Using police makes DARE more effective than other anti-drug programs, supporters say. DARE police not only teach children about the dangers of drugs, but also befriends students in the playground and in extra- curricular activities. "The experience of seeing a uniformed police officer as a loving, caring and concerned human being has to make a tremendously positive impression," says Chris Ringwalt, DARE analyst for the Research Triangle Institute, a private social policy research concern in North Carolina.

However, research on DARE's effectiveness is inconclusive. Recent surveys of about 1,800 sixth-and-seventh-graders conducted by the University of Illinois showed that DARE graduates tended to view drugs more negatively and police more positively, and get into less trouble at school, than those who didn't take DARE.

But studies of about 3,000 students in Kentucky in 1987 and 1988 found "no really compelling evidence" that DARE works, says Dr. Howard Sypher, an editor of a book detailing the research. Results showed that usage of marijuana, alcohol and tobacco among DARE students was about the same as other students.

No one knows exactly how many DARE students tip police to drug use by parents. Police don't compile national statistics and often aren't willing to volunteer information on cases. Moreover, parents who are charged usually want to avoid publicity. But calls to a number of police departments nationwide turned up at least a half dozen cases of children turning in their parents.

In two recent cases in Boston, children who had tipped police stepped out of their homes carrying DARE diplomas as police arrived to arrest their parents. A 10-year-old boy in Englewood, Colo., identified himself as "a DARE kid" when he called police to report his parents for using marijuana.

Darla Brummell, a 28-year-old registered nurse in Chickasha, Okla., was arrested Jan. 29 [1992] for possession of marijuana and related paraphernalia. Her daughter, a DARE student, had tipped police. Mrs.Brummell lost her job. "The wounds won't disappear like that," said Stephen Brummell, the girls stepfather, who was also charged. "It will take time to heal."

In another case, a professor at a small college in Iowa was arrested for possession of marijuana by police who were tipped by his DARE- tutored stepdaughter. The professor, who asks that he not be named, says he had to leave the state to find work after his arrest. "As a result of this act of turning us into the police," the professor told a judge, "an emotional door was closed [in the family] and she felt virtually alienated from her mother and has gone to live with her father."

The Grendell Case

For the Grendell family here in Searsport, the role of DARE in Crystal becoming an informant against her parents is not just a matter of private anguish, but public debate. A Maine House subcommittee recently heard testimony on the case as part of a broader inquiry into drug enforcement activities. Here in this working-class town 100 miles north of Portland, the incident has been a topic of spirited discussion, with opinion split over whether police acted properly.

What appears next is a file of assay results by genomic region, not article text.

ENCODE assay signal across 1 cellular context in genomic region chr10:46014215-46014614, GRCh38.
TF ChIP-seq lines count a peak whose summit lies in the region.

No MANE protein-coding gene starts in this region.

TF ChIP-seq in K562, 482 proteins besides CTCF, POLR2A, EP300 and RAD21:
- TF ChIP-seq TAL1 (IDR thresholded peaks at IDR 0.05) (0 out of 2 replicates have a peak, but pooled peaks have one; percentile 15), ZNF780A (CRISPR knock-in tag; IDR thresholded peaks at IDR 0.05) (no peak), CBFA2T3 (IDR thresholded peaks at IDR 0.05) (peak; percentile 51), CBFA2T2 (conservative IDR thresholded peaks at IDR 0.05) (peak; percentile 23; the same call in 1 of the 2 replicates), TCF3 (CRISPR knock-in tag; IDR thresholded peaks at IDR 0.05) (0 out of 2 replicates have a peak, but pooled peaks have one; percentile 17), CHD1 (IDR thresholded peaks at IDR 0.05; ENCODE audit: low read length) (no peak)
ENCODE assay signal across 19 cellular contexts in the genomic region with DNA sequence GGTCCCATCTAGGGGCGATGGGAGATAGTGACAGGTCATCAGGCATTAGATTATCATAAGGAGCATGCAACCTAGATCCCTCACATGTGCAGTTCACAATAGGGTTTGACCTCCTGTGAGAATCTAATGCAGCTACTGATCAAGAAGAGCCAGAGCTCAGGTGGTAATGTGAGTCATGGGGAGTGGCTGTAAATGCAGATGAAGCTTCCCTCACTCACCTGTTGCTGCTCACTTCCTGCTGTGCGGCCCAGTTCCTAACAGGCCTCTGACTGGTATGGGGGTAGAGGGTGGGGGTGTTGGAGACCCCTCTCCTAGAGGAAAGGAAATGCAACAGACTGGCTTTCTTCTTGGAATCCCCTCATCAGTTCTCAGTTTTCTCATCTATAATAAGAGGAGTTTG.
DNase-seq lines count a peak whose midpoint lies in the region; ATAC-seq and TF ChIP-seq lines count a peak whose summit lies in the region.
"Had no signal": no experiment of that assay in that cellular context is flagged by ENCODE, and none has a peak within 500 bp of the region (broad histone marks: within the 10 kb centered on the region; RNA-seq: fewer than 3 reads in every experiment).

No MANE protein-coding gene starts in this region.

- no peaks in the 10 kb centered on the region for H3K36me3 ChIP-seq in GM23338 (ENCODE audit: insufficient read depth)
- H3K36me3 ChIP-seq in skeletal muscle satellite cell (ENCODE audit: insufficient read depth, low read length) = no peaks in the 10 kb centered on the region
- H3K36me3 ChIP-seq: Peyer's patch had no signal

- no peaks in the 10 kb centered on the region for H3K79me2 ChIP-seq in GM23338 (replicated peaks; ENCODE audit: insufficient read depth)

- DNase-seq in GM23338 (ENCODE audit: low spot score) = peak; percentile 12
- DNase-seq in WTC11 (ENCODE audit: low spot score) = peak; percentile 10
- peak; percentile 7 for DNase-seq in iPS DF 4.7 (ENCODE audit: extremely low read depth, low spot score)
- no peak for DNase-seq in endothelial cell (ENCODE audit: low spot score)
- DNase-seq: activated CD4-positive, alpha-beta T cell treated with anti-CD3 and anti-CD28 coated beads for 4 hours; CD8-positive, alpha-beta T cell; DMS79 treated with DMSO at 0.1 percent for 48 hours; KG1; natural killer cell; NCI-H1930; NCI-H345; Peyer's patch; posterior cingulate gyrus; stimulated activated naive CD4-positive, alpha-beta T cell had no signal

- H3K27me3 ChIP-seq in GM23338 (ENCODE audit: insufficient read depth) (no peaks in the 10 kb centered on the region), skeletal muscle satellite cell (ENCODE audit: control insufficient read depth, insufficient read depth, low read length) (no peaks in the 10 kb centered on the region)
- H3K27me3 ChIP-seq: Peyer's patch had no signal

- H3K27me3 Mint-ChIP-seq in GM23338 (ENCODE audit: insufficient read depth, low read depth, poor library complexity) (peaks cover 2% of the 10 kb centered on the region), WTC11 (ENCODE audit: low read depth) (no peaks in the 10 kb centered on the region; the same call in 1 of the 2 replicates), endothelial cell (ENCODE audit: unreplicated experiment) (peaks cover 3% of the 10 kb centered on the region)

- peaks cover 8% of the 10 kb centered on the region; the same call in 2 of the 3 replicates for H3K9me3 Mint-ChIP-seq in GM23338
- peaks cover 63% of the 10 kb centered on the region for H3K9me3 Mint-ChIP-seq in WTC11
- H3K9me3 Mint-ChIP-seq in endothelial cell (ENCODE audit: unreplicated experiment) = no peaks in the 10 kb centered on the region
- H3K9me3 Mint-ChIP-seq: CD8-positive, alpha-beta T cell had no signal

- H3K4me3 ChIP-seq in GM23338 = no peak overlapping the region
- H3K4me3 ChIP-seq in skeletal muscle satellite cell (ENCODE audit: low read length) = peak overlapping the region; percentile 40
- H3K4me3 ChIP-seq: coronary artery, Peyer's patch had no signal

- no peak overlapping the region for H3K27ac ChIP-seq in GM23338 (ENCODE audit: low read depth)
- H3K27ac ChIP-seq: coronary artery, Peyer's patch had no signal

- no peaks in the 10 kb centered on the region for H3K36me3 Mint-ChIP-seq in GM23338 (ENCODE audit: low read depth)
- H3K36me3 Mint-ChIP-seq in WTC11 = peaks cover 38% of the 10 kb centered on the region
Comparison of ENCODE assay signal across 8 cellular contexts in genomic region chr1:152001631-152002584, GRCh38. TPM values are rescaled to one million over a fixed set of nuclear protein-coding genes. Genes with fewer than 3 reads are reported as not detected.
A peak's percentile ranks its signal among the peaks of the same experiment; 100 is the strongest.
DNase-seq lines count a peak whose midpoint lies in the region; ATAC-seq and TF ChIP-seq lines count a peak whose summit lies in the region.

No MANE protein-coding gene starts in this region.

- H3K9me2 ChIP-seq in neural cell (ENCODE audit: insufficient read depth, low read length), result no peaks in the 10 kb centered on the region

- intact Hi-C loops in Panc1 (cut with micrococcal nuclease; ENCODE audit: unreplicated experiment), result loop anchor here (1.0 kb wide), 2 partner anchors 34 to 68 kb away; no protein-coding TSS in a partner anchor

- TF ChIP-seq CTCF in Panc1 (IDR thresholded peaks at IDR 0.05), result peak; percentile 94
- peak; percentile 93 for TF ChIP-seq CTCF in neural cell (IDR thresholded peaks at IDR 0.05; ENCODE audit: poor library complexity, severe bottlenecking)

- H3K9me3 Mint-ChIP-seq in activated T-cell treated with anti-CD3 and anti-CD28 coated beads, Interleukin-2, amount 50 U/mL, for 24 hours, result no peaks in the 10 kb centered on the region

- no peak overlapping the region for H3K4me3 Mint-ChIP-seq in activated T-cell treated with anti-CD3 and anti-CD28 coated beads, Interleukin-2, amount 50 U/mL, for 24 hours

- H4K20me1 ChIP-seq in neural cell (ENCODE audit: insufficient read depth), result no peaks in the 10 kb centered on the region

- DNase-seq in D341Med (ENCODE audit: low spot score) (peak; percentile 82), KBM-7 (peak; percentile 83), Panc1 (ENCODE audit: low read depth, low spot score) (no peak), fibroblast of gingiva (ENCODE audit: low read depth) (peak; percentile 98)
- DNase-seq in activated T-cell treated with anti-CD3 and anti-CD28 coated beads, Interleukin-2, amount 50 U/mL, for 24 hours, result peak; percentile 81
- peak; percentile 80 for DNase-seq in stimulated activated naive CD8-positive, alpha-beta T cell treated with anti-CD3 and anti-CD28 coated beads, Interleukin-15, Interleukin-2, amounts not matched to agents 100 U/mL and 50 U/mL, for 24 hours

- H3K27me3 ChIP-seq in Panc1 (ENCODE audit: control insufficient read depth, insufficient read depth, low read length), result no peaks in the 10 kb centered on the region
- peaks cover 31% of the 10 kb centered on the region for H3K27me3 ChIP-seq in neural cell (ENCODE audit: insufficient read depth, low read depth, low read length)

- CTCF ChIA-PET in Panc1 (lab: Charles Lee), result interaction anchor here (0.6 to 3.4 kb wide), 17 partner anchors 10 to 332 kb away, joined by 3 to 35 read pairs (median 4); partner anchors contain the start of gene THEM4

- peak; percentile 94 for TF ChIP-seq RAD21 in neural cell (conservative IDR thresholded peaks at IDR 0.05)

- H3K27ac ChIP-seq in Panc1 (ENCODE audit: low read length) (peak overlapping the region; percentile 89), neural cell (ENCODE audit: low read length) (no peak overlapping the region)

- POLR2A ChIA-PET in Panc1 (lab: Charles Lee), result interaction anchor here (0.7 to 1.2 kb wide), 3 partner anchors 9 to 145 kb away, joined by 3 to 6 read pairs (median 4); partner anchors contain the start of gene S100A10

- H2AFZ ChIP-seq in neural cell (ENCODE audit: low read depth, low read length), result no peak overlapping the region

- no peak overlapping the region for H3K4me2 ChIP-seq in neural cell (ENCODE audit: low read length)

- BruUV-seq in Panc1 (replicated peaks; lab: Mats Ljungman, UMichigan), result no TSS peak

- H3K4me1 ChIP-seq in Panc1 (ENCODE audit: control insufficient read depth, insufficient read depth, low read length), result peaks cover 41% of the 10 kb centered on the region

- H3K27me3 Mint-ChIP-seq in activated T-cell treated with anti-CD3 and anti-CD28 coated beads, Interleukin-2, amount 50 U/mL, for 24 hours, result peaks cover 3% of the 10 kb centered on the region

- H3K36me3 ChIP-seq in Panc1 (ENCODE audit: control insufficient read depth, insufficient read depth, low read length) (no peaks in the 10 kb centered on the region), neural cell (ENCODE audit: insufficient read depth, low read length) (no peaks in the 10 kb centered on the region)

In a column in a local newspaper, eight residents were asked recently, "Should children be encouraged to report their parents for growing marijuana"" Lauretta Seay agreed: "If the children are affected by it, yes, they should turn them in." But two others had mixed feelings and five others disagreed. "It reminds me of the former Soviet Union when people who weren't good communists were at risk of being turned in by their child," says Roxanne Morse, a high school teacher in Searsport.

Searsport school officials continue to support DARE, but won't discuss it. "As far as we're concerned," says Douglas Lockwood, the elementary school principal, "DARE is an extra-curricular activity that received school board approval. I don't think it's something for us to get involved in."

School board directors haven't discussed the Grendell case. But the issue may come up at the program's annual review in July, says Donald Shaw, a director. "Sure, cops want convictions, but at what price"" wonders Mr. Shaw, a former Searsport police officer.

Searsport began offering the DARE program to its fifth-graders two years ago. In many communities, supporters applauded the semester-long program for building bridges between children and police. Indeed, Crystal and many of her classmates quickly came to like 28-year-old Chief Gillway, who was then a sergeant. "For an officer, I thought he was pretty cool," recalls Crystal.

Going to the Police

When Chief Gillway asked the fifth-graders if they knew anyone who took drugs, "a couple of kids raised their hands," though not Crystal, recalls Julie Matthews, one of her classmates. The students weren't asked for names, and discussion turned into handling the pressure to experiment with drugs at parties.

But Crystal hadn't forgotten his question. Like all DARE instructors, Chief Gillway had encouraged students to speak to them privately outside class about anything troubling them. Keeping this in mind, a few days later, on April 29, Crystal walked the few blocks from school to the two-member police station to discuss the marijuana plants in her home.